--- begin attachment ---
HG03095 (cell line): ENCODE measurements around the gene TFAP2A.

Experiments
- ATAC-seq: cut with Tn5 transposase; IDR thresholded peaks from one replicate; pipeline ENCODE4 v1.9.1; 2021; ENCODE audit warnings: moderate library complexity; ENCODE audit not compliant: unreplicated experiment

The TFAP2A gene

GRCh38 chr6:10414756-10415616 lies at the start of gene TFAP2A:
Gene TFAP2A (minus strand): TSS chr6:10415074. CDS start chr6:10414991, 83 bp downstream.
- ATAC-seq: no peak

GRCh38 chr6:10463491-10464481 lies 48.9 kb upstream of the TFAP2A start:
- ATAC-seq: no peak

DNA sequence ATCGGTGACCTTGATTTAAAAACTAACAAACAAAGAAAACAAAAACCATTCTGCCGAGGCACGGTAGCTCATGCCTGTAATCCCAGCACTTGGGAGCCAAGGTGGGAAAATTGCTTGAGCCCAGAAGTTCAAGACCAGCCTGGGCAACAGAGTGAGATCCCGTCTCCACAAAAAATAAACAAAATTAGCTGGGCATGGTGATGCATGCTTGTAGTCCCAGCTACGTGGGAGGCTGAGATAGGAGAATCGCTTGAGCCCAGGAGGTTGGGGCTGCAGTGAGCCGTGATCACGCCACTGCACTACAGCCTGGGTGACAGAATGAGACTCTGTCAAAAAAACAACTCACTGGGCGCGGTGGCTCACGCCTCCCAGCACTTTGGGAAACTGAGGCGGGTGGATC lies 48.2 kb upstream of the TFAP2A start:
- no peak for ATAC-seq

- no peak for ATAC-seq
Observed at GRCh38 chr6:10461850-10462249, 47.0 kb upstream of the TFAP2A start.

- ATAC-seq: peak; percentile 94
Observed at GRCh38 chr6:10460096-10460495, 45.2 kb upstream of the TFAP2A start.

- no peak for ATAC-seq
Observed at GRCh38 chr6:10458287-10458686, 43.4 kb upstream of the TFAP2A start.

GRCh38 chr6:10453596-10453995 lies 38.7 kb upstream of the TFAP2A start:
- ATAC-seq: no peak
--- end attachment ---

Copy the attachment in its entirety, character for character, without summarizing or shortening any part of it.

HG03095 (cell line): ENCODE measurements around the gene TFAP2A.

Experiments
- ATAC-seq: cut with Tn5 transposase; IDR thresholded peaks from one replicate; pipeline ENCODE4 v1.9.1; 2021; ENCODE audit warnings: moderate library complexity; ENCODE audit not compliant: unreplicated experiment

The TFAP2A gene

GRCh38 chr6:10414756-10415616 lies at the start of gene TFAP2A:
Gene TFAP2A (minus strand): TSS chr6:10415074. CDS start chr6:10414991, 83 bp downstream.
- ATAC-seq: no peak

GRCh38 chr6:10463491-10464481 lies 48.9 kb upstream of the TFAP2A start:
- ATAC-seq: no peak

DNA sequence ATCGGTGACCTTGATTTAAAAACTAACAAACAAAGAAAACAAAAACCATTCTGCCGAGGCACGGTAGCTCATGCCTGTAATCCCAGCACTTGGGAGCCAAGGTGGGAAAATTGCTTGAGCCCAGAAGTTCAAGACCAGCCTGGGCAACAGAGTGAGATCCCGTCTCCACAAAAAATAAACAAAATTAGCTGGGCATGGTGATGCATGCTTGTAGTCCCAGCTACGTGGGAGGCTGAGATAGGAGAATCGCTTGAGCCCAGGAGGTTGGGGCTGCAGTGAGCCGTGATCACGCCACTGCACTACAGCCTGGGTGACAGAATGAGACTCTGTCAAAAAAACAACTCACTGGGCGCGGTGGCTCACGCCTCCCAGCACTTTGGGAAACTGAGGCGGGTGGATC lies 48.2 kb upstream of the TFAP2A start:
- no peak for ATAC-seq

- no peak for ATAC-seq
Observed at GRCh38 chr6:10461850-10462249, 47.0 kb upstream of the TFAP2A start.

- ATAC-seq: peak; percentile 94
Observed at GRCh38 chr6:10460096-10460495, 45.2 kb upstream of the TFAP2A start.

- no peak for ATAC-seq
Observed at GRCh38 chr6:10458287-10458686, 43.4 kb upstream of the TFAP2A start.

GRCh38 chr6:10453596-10453995 lies 38.7 kb upstream of the TFAP2A start:
- ATAC-seq: no peak